As an aspiring hub for health care in Asia, Malaysia should invest more money and resources in its health care system. Recently, we heard a pledge by Health Minister Khairy Jamaluddin, who advocates allocating 5 per cent of the country’s GDP for health care.
As the nation grows, its health care system should match its development strategies and goals. Allocation for health care should be scrutinised to ensure equitable access to quality health care in the country.
As the President of SCAN, Chris Cheng strongly hopes the government will not overlook health care needs in East Malaysia and the cancer community.
With 95.3 per cent the size of Peninsular Malaysia, Sarawak is the largest state in Malaysia, although it lacks transportation infrastructure. The health minister has stated that the Ministry of Health (MOH) is overly centralised, which results in excessive bureaucracy and the neglect of regions in the periphery during a recent town hall meeting in Kuching.
The top decision-makers in the MOH may not fully comprehend the difficulties in Sarawak, which makes matters more complicated. Decentralising our health care system to the state level with the appropriate institutions and resources is a significant priority.
Decentralisation and the autonomy that comes with it will enable local decision-makers to better handle the problems faced locally, resulting in a health care system that is more equitable, effective, and resilient.
One of the more pressing issues in Sarawak is the ageing infrastructure. Wards, operating theatres, treatment rooms, and even consultation rooms are always packed and not conducive for cancer patients. The building that houses the oncology unit is over 30 years old.
Deputy Premier Dr Sim Kui Hian has proposed a cancer hospital in Sarawak to solve this obstacle. We hope that in this budget, the necessary allocations have been made to make this hospital a reality. This must be not only the physical building but also the proper equipment and sufficient maintenance budget.
Infrastructure is only one part. The allocation of human resources must not be overlooked. The government must also train more oncologists, especially those from East Malaysia.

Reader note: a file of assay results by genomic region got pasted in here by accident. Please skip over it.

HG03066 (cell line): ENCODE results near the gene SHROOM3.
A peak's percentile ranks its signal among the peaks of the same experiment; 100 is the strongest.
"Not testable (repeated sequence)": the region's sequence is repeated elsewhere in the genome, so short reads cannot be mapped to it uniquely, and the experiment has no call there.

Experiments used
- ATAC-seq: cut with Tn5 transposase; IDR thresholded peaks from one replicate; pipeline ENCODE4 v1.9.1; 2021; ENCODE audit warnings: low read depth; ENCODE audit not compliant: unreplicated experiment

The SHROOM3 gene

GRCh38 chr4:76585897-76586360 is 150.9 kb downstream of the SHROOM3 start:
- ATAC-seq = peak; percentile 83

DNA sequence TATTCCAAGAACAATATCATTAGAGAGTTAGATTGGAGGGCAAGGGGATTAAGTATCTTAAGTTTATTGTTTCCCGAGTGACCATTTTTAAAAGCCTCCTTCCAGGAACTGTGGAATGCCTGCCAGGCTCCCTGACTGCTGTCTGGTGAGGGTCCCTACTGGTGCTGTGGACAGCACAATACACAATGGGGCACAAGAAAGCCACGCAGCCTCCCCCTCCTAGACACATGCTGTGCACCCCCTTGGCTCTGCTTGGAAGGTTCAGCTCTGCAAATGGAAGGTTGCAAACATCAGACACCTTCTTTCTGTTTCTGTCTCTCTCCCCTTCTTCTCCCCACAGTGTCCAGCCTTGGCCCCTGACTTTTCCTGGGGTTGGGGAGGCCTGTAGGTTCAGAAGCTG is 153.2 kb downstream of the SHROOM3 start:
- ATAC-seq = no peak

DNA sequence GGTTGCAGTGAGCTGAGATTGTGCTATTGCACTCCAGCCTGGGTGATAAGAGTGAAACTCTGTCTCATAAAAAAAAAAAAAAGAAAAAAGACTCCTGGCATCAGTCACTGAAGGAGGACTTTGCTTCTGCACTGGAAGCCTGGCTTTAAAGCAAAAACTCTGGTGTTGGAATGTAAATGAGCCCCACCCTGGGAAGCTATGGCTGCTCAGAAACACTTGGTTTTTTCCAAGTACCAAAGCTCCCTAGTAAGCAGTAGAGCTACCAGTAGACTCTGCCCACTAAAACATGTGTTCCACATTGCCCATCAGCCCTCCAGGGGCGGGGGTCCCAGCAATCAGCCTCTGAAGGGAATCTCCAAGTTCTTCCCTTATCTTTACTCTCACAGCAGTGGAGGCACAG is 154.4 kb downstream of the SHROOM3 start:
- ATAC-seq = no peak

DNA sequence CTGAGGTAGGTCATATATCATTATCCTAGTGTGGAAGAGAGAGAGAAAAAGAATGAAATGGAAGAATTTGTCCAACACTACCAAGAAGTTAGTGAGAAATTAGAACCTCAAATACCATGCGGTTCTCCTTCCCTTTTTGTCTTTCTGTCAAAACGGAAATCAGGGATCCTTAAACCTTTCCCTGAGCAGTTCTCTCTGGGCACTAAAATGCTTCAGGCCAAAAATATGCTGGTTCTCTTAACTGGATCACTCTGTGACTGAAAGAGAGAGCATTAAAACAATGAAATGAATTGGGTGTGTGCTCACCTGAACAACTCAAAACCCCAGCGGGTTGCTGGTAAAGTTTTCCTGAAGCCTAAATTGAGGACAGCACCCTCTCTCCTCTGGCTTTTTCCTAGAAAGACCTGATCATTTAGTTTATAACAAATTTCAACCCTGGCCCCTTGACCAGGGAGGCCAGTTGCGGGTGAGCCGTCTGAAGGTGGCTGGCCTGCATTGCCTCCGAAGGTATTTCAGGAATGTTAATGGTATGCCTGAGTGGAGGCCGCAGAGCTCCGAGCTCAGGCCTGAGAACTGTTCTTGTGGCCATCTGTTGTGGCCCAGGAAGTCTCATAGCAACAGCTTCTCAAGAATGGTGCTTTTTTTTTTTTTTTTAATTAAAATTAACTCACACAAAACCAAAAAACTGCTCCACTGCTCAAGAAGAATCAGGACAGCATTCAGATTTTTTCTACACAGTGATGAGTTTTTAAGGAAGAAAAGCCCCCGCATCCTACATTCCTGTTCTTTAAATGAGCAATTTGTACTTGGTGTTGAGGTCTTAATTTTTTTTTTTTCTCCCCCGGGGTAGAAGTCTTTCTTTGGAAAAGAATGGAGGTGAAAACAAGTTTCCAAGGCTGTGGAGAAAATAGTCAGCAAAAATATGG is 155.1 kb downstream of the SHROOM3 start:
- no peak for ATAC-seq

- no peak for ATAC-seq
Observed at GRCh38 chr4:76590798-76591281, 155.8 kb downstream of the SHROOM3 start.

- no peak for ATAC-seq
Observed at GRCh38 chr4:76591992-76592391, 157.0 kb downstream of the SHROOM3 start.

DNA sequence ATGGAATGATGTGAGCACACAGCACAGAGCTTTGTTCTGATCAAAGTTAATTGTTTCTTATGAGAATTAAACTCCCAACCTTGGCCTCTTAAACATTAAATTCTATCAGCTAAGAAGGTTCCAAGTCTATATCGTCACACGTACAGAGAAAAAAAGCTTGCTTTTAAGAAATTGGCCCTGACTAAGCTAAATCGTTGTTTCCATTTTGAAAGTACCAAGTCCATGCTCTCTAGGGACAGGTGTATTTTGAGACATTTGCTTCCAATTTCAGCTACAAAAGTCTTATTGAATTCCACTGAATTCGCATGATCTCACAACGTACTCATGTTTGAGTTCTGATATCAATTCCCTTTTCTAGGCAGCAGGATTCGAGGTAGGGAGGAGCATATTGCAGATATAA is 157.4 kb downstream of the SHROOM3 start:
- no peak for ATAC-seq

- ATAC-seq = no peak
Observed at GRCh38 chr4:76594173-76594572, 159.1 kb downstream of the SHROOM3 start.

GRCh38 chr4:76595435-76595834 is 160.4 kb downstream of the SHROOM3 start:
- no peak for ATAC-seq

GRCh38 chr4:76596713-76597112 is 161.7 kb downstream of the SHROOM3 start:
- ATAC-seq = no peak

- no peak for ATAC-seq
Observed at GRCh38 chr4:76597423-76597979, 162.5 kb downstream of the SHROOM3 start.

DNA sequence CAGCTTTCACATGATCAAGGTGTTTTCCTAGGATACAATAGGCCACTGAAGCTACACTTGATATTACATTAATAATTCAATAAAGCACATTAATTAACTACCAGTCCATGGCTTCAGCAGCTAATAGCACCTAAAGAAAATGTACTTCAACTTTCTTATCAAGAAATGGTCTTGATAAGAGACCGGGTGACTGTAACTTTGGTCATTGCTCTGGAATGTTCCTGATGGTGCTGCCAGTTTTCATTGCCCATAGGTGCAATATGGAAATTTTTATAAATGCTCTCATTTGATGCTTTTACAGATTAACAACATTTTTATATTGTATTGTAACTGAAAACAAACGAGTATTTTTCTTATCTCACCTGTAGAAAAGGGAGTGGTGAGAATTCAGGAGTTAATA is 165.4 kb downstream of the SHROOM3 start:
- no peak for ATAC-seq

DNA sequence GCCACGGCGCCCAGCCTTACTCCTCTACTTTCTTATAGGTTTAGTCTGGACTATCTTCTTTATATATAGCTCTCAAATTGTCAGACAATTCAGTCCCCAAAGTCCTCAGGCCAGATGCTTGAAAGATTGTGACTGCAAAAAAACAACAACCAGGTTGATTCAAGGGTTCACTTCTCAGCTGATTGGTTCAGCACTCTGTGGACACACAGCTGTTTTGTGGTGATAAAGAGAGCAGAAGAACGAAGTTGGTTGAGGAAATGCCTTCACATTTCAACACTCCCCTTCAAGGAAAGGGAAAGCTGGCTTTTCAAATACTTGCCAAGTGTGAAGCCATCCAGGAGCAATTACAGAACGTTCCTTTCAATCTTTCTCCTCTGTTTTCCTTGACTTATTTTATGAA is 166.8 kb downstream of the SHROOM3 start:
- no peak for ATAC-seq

Currently, there are only seven oncologists under the MOH in Sarawak for a population of 2.56 million. This is far from the recommended number of one oncologist per 100,000 population. Other health care professionals will also be needed to have an adequately run hospital.
Cancer treatments can be costly. Advanced targeted therapy drugs like Osimertinib (for lung cancer) and Palbociclib (for breast cancer) can have six-figure prices, and these drugs are not yet covered by our government. They must be paid for by the patients. These medications are financially out of reach for B40 patients, and even those in the M40 because they are so expensive.
SCAN urges the government to find ways to deliver newer drugs to patients who need them, especially with the increase in health care funding that has been promised.
Even though demanding that all medical procedures are fully subsidised may be impractical, other measures such as the implementation of value-based reimbursement/pricing, the creation of a cancer fund, or even special national cancer insurance should be considered.
Technology should also be leveraged in its application and research to increase the accessibility to care. In Sarawak, the seven oncologists serving in the public hospital system are all based in Kuching. Telemedicine will allow the oncologists to do telementoring, guiding the medical officers in the district hospitals with cancer patients.
Telemedicine will also increase the pool of oncologists available as we will not be limited by those living in the state. Research is also another critical area. More funding for research such as clinical trials and drug development will also help get the necessary treatments for our cancer patients in Sarawak.
The government must make many difficult decisions about budget allocation, but we genuinely hope that this budget, as well as upcoming ones, will divide the pie fairly and holistically.
Do not overlook those living outside the centre of power. Let’s not abandon anyone.
The Society for Cancer Advocacy and Awareness Kuching (SCAN) is a registered society and a UICC member. It was established to become the unified voice for all cancer patients to improve access to high-quality public health care and to create cancer awareness to the general public to increase survival.
- This is the personal opinion of the writer or publication and does not necessarily represent the views of CodeBlue.